CDC: Expanded HIV Testing Initiative EffectiveLast Updated: June 23, 2011. Initiatives to expand HIV testing, including an opt-out HIV screening approach used among inmates during prison medical intake evaluation, appear to be effective in identifying new HIV cases, according to two reports in the June 24 issue of the U.S. Centers for Disease Control and Prevention's Morbidity and Mortality Weekly Report.
THURSDAY, June 23 (HealthDay News) -- Initiatives to expand HIV testing, including an opt-out HIV screening approach used among inmates during prison medical intake evaluation, appear to be effective in identifying new HIV cases, according to two reports in the June 24 issue of the U.S. Centers for Disease Control and Prevention's Morbidity and Mortality Weekly Report.
The CDC evaluated data from its Expanded HIV Testing Initiative, which was an effort that funded 25 health departments, starting in October 2007, to facilitate HIV screening and increase diagnoses of HIV infections and linkage to care among populations disproportionately affected by HIV, non-Hispanic blacks in particular. The data revealed that 2,786,739 HIV tests were conducted, of which 29,503 (1.1 percent) were positive and 18,432 (0.7 percent) resulted in new HIV diagnoses. The data also revealed that blacks accounted for 1,411,780 (60 percent) of tests and 11,638 (70 percent) of new HIV diagnoses. Clinical settings accounted for 90 percent of all tests and 81 percent of all new HIV diagnoses.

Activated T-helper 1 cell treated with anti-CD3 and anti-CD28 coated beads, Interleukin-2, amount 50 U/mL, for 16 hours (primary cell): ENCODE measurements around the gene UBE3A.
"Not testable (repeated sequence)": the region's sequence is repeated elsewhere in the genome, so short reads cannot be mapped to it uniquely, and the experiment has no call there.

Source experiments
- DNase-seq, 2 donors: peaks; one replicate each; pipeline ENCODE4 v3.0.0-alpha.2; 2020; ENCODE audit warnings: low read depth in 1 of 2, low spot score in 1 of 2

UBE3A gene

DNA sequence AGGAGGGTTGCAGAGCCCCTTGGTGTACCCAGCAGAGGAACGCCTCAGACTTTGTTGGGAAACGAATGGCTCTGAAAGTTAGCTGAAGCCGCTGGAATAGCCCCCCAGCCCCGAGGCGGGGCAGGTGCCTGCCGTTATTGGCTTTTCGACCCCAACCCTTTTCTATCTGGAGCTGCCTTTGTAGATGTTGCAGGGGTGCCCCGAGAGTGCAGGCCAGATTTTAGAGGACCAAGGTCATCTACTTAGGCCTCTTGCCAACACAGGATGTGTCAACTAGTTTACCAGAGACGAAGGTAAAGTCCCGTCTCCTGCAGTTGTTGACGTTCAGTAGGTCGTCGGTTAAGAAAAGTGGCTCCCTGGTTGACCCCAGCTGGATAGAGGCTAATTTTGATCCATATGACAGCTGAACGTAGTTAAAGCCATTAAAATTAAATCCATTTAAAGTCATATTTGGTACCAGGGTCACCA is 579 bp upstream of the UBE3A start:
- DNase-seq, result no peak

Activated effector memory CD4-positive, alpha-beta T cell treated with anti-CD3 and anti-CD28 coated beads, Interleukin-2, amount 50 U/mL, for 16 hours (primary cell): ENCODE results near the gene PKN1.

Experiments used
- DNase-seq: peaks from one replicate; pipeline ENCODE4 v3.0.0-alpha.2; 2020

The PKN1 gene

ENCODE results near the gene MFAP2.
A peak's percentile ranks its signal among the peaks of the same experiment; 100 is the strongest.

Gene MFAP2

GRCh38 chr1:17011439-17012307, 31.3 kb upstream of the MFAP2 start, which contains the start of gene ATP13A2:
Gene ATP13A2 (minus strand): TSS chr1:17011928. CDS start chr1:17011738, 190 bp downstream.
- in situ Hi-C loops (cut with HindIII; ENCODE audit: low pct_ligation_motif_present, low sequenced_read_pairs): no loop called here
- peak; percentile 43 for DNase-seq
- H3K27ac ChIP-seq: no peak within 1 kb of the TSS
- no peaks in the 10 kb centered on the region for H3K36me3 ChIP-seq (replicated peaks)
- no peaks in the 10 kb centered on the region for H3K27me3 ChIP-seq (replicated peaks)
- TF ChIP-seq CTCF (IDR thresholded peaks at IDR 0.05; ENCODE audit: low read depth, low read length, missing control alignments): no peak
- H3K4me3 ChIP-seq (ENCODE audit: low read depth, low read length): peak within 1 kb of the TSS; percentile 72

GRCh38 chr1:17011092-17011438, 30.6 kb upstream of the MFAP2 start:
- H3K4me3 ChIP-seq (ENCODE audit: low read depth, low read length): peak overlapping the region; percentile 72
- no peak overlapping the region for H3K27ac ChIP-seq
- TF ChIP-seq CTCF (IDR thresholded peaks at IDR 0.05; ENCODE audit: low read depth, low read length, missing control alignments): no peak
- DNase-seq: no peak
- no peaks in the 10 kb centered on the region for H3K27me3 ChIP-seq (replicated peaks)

In another study, the Washington State Department of Corrections (WADOC) evaluated HIV testing data for male inmates undergoing intake medical evaluation between January 2006 and December 2010. Before September 2007, WADOC provided HIV testing to inmates on request only. But, starting at that time, WADOC began routine HIV opt-in screening, and in March 2010, it switched to opt-out screening. The data revealed that, between Jan. 1, 2006, and Aug. 1, 2007, 5 percent of 12,202 incoming inmates were tested for HIV at their request during the intake medical evaluation, and three (0.50 percent) of those tested had newly diagnosed HIV infection. Between Sept. 1, 2007, and March 15, 2010, 72 percent of 16,908 inmates agreed to opt-in HIV screening, and 13 (0.11 percent) tested positive for HIV. The data also revealed that 90 percent of 5,168 inmates agreed to opt-out HIV screening, and six (0.13 percent) tested positive for HIV between March 16, 2010, and Dec. 1, 2010.
"Compared with routine opt-in HIV screening, opt-out HIV screening was associated with a greater proportion of inmates tested, without decreasing the rate of case detection," the authors write.
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